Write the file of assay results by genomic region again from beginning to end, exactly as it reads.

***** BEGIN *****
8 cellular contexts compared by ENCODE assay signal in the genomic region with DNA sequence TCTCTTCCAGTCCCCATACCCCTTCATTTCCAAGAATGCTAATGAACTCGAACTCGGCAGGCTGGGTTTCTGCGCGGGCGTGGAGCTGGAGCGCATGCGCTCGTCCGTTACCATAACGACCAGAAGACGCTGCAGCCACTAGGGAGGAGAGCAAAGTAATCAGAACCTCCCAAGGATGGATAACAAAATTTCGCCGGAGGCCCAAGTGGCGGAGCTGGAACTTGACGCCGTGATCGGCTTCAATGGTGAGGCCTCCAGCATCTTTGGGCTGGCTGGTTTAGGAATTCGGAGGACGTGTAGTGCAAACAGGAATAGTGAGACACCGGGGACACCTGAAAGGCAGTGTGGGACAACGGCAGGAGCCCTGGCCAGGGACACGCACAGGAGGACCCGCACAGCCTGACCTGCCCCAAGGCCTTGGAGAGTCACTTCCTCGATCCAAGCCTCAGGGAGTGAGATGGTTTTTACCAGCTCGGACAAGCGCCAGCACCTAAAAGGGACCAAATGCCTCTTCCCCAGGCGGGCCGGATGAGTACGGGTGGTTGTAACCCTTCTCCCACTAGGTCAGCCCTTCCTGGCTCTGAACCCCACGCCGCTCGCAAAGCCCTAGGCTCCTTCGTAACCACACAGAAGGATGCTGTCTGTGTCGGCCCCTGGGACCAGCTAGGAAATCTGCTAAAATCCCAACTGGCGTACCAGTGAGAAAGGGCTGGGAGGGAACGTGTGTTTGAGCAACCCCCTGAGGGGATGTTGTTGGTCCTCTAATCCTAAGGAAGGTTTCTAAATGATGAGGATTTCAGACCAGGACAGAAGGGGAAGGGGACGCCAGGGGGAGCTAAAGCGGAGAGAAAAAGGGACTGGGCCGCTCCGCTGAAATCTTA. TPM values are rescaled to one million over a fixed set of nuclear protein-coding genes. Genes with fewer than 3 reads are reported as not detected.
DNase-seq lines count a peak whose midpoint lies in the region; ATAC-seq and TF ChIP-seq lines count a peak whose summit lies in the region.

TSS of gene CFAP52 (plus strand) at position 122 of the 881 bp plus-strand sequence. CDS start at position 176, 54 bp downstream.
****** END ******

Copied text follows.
8 cellular contexts compared by ENCODE assay signal in the genomic region with DNA sequence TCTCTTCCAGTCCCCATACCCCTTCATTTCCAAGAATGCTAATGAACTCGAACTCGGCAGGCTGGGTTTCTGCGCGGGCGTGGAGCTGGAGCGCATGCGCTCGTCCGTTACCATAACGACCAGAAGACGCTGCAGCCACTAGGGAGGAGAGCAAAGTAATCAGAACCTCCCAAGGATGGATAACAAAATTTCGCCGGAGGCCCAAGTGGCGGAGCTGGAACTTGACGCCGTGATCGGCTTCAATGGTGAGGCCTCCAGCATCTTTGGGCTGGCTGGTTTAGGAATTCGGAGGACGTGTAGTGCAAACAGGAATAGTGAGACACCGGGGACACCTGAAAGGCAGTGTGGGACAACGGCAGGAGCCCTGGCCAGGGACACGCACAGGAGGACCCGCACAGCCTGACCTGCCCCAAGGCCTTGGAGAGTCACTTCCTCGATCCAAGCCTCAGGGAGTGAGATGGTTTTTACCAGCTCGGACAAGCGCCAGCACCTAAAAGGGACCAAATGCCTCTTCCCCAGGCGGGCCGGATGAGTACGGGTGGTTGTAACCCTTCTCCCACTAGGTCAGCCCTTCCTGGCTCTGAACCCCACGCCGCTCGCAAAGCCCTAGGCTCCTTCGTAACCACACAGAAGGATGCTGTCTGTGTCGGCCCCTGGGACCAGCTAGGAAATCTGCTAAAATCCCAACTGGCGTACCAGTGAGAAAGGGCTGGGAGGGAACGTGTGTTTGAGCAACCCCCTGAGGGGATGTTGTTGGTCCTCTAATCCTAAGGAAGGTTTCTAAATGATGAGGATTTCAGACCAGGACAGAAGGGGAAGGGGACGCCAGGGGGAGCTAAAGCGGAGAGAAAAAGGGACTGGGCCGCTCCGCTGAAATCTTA. TPM values are rescaled to one million over a fixed set of nuclear protein-coding genes. Genes with fewer than 3 reads are reported as not detected.
DNase-seq lines count a peak whose midpoint lies in the region; ATAC-seq and TF ChIP-seq lines count a peak whose summit lies in the region.

TSS of gene CFAP52 (plus strand) at position 122 of the 881 bp plus-strand sequence. CDS start at position 176, 54 bp downstream.